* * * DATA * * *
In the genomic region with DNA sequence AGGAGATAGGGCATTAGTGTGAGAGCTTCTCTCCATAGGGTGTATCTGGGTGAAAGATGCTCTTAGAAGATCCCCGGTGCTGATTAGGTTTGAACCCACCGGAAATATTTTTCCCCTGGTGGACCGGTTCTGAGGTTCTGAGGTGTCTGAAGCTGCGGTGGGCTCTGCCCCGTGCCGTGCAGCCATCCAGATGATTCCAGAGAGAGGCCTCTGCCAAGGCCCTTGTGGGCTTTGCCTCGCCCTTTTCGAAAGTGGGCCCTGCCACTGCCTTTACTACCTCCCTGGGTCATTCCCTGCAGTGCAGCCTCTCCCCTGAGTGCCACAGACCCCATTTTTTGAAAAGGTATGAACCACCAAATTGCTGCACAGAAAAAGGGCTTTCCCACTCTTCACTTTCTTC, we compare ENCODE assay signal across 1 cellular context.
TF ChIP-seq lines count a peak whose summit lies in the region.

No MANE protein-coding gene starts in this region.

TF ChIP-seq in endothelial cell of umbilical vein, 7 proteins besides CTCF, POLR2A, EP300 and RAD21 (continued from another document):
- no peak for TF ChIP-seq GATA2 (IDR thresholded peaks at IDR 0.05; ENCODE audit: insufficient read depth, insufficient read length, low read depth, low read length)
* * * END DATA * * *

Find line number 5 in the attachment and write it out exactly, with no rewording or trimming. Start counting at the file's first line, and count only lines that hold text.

- no peak for TF ChIP-seq GATA2 (IDR thresholded peaks at IDR 0.05; ENCODE audit: insufficient read depth, insufficient read length, low read depth, low read length)